The brand teased the pop-up on Instagram a week and a half before it opened, and gave its TikTok community an exclusive first look at the merch and products that would be for sale. “We continued to promote the pop-up on social media leading up to opening day,” Patter said. In tandem with the anniversary, the brand also launched two new shades of its best-selling Lip Butter Balm: Cherry and Pink Sugar. Both sold out globally online less than a week after launching. One tube of the balm now sells every 17 seconds.
As it grows and matures, Summer Fridays wants to position itself as a lifestyle brand, Badge said. Merch is part of that. But merch isn’t a fit for all beauty brands, she said. “It comes down to the brand’s ethos. At, Summer Fridays, we speak to lifestyle and ‘that Summer Fridays feeling.’ We’re very clued into our community and what they’re doing outside of their skin-care routine, and how we can add value outside of their skin-care products. It’s a very natural extension. But, for a clinical skin-care brand, for example, it doesn’t really make sense.”
The Summer Fridays lifestyle extends to “purposeful merchandise and immersive in-real-life experiences,” Patter said, noting that the brand has used its social media platforms to “establish strong connections with [its] community.” That includes leveraging collaborations, social polls and user-generated content. “Ultimately, our goal is to extend ‘that Summer Fridays feeling’ to everyone through our online and offline experiences, and to partner with brands that share our brand ethos.” The brand primarily targets millennial and Gen-Z skin-care enthusiasts.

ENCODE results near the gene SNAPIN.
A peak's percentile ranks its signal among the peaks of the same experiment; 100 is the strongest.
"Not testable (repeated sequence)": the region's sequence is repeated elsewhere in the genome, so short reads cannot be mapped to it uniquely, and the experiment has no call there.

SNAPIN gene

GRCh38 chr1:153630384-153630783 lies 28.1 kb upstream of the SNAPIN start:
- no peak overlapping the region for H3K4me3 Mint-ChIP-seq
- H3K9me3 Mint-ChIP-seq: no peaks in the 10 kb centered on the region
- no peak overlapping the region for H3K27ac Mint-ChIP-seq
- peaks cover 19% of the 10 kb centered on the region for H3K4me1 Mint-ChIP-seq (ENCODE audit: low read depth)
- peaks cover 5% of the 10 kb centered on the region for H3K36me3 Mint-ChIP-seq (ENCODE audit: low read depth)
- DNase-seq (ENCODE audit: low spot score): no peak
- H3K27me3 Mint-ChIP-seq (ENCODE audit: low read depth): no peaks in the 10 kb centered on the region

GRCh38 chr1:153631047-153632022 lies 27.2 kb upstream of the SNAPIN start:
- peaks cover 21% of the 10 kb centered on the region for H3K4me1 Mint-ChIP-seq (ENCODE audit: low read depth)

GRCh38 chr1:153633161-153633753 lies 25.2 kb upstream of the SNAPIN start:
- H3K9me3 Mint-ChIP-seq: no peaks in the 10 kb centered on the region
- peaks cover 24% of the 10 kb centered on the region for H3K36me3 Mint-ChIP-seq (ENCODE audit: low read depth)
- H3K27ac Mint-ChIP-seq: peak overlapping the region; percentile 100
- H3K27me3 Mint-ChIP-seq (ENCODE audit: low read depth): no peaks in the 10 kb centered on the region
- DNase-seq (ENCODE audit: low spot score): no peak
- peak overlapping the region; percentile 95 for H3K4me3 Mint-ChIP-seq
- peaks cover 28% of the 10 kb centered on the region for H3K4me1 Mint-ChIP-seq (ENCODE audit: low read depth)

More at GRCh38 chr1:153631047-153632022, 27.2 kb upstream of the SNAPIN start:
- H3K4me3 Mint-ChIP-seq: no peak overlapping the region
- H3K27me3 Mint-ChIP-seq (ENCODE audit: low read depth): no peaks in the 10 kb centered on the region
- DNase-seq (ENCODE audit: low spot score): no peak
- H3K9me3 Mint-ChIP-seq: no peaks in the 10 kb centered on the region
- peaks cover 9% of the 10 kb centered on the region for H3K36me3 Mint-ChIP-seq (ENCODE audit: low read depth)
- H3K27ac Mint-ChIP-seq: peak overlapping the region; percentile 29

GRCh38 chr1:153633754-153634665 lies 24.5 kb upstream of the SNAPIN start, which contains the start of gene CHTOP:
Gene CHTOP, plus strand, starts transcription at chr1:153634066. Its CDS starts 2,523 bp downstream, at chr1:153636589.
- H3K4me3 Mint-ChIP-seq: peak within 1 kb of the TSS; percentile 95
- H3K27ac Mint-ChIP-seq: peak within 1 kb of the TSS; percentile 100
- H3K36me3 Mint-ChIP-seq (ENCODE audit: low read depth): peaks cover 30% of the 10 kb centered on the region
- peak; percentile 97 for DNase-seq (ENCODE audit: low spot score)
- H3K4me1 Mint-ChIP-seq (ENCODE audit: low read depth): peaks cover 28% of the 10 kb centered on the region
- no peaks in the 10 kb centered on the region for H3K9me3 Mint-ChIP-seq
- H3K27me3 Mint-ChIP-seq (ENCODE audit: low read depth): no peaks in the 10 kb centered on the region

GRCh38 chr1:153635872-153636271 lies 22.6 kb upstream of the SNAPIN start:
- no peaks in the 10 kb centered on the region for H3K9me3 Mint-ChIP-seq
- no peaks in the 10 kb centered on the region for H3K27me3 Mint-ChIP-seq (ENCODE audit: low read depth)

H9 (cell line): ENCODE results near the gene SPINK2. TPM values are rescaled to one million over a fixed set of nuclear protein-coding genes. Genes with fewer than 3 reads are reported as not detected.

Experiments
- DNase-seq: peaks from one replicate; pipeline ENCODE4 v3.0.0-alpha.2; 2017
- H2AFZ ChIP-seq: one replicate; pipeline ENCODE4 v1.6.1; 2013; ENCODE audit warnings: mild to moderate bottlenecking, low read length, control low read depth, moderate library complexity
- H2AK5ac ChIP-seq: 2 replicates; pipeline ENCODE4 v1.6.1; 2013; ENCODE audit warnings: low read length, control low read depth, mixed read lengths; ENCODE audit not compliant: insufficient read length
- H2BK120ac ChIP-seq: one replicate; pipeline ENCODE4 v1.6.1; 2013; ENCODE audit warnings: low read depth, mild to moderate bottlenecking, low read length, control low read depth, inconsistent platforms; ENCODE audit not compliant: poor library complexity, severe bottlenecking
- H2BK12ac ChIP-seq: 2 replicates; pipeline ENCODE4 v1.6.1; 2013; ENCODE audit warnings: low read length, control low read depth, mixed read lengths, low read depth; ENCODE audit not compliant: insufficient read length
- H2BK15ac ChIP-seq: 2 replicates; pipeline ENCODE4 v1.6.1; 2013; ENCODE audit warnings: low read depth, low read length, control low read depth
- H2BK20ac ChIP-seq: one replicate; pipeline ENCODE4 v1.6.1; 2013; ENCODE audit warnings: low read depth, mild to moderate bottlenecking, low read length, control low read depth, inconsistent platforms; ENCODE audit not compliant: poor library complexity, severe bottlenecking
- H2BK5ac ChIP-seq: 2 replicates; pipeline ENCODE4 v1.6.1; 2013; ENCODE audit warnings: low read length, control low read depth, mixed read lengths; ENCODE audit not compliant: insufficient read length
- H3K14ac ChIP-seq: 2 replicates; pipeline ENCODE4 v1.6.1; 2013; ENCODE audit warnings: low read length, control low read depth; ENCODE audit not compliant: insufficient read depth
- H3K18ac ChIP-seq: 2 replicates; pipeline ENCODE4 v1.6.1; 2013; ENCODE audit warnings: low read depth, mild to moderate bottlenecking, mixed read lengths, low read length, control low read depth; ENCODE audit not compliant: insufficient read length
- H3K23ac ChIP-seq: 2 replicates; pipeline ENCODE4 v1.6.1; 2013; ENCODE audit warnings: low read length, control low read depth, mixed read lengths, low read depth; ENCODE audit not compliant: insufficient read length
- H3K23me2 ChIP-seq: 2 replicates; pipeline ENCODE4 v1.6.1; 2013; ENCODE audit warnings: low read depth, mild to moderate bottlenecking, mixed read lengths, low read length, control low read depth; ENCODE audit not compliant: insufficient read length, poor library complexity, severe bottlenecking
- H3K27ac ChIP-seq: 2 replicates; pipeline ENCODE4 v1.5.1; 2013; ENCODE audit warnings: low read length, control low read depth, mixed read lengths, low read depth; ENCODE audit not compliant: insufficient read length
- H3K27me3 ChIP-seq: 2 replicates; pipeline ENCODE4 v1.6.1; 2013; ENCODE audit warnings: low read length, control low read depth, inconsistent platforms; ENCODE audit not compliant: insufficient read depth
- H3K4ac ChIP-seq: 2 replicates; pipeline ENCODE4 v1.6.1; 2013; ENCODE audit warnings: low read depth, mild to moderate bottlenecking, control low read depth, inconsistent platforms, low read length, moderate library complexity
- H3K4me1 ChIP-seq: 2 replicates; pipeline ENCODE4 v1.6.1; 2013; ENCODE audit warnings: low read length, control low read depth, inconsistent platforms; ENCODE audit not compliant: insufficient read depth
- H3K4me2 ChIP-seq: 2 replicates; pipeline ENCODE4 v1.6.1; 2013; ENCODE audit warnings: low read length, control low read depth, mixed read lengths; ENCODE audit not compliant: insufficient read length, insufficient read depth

“We’ve always thought of the Summer Fridays brand as a feeling. The merch is an extension of the brand. We’re mindful about the merch we create as we want to ensure it serves a purpose, and our community has responded so positively to it,” Hewitt said.
Some of Summer Fridays’ merch items intentionally tie back to items in the skin-care collection. The Cloud Pouch, for example, currently comes in two colors: Jet Lag — named for the blue packaging of the brand’s debut hero product, its Jet Lag Mask — and Vanilla, named for a popular flavor of its Lip Butter Balm.
The brand also ties merch to moments. For example, it introduced a limited-edition lilac Cloud Pouch ahead of Mother’s Day this year. It decides what stays based on community feedback and sale, and it will often bring back limited-edition items if the demand is strong enough.